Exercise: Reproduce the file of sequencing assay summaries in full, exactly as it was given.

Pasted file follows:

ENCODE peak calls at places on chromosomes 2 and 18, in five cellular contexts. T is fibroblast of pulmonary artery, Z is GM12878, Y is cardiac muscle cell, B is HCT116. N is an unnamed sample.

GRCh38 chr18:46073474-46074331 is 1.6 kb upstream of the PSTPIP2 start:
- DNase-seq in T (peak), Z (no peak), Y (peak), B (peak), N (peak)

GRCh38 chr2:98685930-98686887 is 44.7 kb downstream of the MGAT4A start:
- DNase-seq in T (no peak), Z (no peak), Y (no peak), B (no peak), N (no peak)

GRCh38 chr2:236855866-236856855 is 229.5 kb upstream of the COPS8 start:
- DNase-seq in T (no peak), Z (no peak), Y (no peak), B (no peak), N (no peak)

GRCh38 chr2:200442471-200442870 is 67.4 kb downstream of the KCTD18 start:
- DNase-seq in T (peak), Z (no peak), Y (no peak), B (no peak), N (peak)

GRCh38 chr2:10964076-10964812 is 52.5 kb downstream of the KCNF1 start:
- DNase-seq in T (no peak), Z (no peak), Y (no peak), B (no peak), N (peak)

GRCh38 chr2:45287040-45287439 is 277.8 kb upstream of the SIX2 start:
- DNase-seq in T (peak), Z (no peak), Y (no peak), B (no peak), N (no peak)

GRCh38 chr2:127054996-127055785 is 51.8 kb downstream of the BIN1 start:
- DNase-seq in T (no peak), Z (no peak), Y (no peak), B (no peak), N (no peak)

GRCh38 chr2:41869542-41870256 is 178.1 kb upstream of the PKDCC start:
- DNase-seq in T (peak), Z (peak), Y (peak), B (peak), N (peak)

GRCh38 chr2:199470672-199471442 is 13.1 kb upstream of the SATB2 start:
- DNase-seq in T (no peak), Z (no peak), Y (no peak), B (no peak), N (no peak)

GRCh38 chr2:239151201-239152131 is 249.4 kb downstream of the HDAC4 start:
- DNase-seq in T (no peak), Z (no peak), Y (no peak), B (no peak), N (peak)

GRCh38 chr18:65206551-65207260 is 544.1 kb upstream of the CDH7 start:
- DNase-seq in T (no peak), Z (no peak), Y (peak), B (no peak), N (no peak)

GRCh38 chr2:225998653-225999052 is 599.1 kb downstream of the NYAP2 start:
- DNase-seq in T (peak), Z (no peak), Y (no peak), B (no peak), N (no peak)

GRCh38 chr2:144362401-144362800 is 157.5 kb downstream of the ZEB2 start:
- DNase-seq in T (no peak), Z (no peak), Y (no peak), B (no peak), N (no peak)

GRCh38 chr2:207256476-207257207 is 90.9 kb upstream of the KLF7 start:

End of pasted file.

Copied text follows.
ENCODE peak calls at places on chromosomes 2 and 18, in five cellular contexts. T is fibroblast of pulmonary artery, Z is GM12878, Y is cardiac muscle cell, B is HCT116. N is an unnamed sample.

GRCh38 chr18:46073474-46074331 is 1.6 kb upstream of the PSTPIP2 start:
- DNase-seq in T (peak), Z (no peak), Y (peak), B (peak), N (peak)

GRCh38 chr2:98685930-98686887 is 44.7 kb downstream of the MGAT4A start:
- DNase-seq in T (no peak), Z (no peak), Y (no peak), B (no peak), N (no peak)

GRCh38 chr2:236855866-236856855 is 229.5 kb upstream of the COPS8 start:
- DNase-seq in T (no peak), Z (no peak), Y (no peak), B (no peak), N (no peak)

GRCh38 chr2:200442471-200442870 is 67.4 kb downstream of the KCTD18 start:
- DNase-seq in T (peak), Z (no peak), Y (no peak), B (no peak), N (peak)

GRCh38 chr2:10964076-10964812 is 52.5 kb downstream of the KCNF1 start:
- DNase-seq in T (no peak), Z (no peak), Y (no peak), B (no peak), N (peak)

GRCh38 chr2:45287040-45287439 is 277.8 kb upstream of the SIX2 start:
- DNase-seq in T (peak), Z (no peak), Y (no peak), B (no peak), N (no peak)

GRCh38 chr2:127054996-127055785 is 51.8 kb downstream of the BIN1 start:
- DNase-seq in T (no peak), Z (no peak), Y (no peak), B (no peak), N (no peak)

GRCh38 chr2:41869542-41870256 is 178.1 kb upstream of the PKDCC start:
- DNase-seq in T (peak), Z (peak), Y (peak), B (peak), N (peak)

GRCh38 chr2:199470672-199471442 is 13.1 kb upstream of the SATB2 start:
- DNase-seq in T (no peak), Z (no peak), Y (no peak), B (no peak), N (no peak)

GRCh38 chr2:239151201-239152131 is 249.4 kb downstream of the HDAC4 start:
- DNase-seq in T (no peak), Z (no peak), Y (no peak), B (no peak), N (peak)

GRCh38 chr18:65206551-65207260 is 544.1 kb upstream of the CDH7 start:
- DNase-seq in T (no peak), Z (no peak), Y (peak), B (no peak), N (no peak)

GRCh38 chr2:225998653-225999052 is 599.1 kb downstream of the NYAP2 start:
- DNase-seq in T (peak), Z (no peak), Y (no peak), B (no peak), N (no peak)

GRCh38 chr2:144362401-144362800 is 157.5 kb downstream of the ZEB2 start:
- DNase-seq in T (no peak), Z (no peak), Y (no peak), B (no peak), N (no peak)

GRCh38 chr2:207256476-207257207 is 90.9 kb upstream of the KLF7 start: